Eaters of the Dead

After having made a name for himself by riding his horse like a warrior and learning the North Men language, Eben is somewhat more accustomed to the company of the savage men by the time they arrive at their destination. Already, a bond has started forming between him and Buliwyf. The land which meets them is a gray and desolate place, bereft of most its men of fighting prowess.

They are already dead, taken by the Eaters of the dead. We are reminded of the “women and children” first mantra. In times of war and danger, men always die first. It is part of our gender role – we are the expendable sex – something which is hardly acknowledged in today’s world, where women are always described as getting the worst end of the stick.

When the Eaters strike the first time, Eben is terrified. He is not a Warrior. “You will be soon!,” laughs Herger the joyous. He does survive, but a scratch on his face, and even gets one of them. But they return in force. The North Men suspect there is some supernatural force at play. The dead bodies of the Eaters disappeared after battle and when fire appears up on the hill from whence they came first time around, they shout “they have roused the fire serpent”. These truly are mythical lands.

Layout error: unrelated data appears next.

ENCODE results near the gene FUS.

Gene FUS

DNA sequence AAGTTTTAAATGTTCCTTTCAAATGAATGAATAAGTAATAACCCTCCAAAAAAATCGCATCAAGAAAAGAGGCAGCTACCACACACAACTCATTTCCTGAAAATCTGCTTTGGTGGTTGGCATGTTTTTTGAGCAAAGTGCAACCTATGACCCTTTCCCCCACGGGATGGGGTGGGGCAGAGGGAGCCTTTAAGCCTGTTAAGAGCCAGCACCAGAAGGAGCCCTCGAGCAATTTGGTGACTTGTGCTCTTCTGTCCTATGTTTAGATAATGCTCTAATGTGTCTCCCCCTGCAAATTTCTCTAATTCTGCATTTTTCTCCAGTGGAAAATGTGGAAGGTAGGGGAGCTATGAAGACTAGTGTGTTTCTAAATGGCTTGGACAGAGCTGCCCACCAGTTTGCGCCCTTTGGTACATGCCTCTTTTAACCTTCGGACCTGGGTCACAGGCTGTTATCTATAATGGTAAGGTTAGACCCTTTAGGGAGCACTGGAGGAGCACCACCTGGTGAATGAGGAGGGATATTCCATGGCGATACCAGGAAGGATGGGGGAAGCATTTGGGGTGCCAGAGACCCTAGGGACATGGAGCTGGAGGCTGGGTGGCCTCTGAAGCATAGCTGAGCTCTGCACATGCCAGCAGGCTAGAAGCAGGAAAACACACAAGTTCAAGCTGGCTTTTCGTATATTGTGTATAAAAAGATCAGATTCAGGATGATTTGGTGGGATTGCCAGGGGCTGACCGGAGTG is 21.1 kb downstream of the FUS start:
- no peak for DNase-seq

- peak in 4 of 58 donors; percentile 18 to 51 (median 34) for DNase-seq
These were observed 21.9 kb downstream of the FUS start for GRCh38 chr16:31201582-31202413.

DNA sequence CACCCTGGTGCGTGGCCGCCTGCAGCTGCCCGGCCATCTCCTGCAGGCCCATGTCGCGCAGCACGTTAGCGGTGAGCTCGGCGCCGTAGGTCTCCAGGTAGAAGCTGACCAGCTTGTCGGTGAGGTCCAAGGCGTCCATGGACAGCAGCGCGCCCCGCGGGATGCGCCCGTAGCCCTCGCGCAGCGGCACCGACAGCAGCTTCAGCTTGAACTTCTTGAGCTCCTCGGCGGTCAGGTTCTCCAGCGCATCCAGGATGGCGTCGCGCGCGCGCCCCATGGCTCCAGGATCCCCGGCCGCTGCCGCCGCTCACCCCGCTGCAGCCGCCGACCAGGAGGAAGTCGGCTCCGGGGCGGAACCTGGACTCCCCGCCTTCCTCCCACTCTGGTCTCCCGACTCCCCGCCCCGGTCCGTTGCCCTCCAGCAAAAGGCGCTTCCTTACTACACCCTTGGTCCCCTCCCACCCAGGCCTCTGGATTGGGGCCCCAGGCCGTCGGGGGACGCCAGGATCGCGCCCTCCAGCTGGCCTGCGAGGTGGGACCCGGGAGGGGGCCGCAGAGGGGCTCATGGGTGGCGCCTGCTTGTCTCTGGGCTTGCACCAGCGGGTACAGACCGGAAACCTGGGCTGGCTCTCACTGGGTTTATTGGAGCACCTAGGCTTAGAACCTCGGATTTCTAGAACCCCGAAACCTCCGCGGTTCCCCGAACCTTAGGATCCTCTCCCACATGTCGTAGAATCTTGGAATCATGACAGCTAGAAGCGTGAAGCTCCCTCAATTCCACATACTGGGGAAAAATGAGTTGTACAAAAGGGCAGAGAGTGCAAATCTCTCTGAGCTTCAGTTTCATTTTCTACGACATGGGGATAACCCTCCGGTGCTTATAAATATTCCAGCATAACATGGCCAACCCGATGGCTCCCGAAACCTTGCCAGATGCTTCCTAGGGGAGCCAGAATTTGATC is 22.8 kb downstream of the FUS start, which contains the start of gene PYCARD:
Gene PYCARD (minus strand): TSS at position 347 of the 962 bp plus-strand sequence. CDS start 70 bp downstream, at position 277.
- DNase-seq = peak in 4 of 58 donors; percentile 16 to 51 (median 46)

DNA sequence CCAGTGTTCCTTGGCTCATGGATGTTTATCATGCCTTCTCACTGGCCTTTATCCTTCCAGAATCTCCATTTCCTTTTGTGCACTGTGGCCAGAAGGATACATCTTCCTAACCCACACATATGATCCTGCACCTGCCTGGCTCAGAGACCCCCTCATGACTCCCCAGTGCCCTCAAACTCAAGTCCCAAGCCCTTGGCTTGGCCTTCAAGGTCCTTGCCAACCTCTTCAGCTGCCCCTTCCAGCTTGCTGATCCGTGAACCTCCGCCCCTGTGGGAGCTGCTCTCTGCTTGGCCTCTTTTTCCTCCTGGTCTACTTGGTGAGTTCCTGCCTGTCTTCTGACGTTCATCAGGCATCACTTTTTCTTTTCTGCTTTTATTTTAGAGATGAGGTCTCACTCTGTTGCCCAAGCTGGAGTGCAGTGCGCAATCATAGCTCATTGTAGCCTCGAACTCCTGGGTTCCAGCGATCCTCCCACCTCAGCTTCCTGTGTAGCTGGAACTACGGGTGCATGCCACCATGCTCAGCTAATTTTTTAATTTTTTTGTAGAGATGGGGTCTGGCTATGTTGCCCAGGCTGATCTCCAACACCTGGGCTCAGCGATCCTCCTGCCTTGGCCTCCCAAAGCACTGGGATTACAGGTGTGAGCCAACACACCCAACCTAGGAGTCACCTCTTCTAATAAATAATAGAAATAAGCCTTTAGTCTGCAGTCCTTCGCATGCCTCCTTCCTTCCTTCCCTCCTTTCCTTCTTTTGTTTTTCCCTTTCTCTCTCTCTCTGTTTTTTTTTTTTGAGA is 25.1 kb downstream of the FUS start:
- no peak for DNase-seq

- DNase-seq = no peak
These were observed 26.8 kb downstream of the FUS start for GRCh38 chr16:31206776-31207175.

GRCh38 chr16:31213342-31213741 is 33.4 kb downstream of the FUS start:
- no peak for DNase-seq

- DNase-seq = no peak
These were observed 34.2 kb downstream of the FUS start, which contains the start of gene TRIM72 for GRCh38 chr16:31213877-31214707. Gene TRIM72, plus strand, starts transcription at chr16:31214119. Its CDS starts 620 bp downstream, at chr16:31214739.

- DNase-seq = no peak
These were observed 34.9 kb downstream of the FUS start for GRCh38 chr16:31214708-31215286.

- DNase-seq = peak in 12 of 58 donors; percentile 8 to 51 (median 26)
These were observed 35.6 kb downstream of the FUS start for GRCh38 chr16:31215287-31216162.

The Eaters return in force and Eben enters a battle frenzy, loses himself and his old ways to bloodlust in the moment. He is not a Warrior and so does not remain grounded and focused in the moment of battle, though he is an able arm in battle already, especially after he got his Arabian scimitar cut at the smithy. Herger laughs at him “You got one? Don’t worry. There’s more!”.

Taking the battle to them

The brave king Buliwyf rouses his men – those who remain – to a counter-attack. Eben has turned into an important part of the group, for he is the man with talents of his own – as well as a big brain. There is a nice scene in which Eben rides out of the Viking village and the beautiful lass that he has bonded with strokes her arm against his leg as he rides out.

We know from earlier that Eben is fond of beautiful women, and we see his temptation to turn around and spend time with the fair-haired beauty. But he has discovered something new and perhaps even more important now: Brotherhood. He knows he cannot let his brothers down, leave them to their fates while he is frolicking with a woman. It’s simply not the way of a mature man.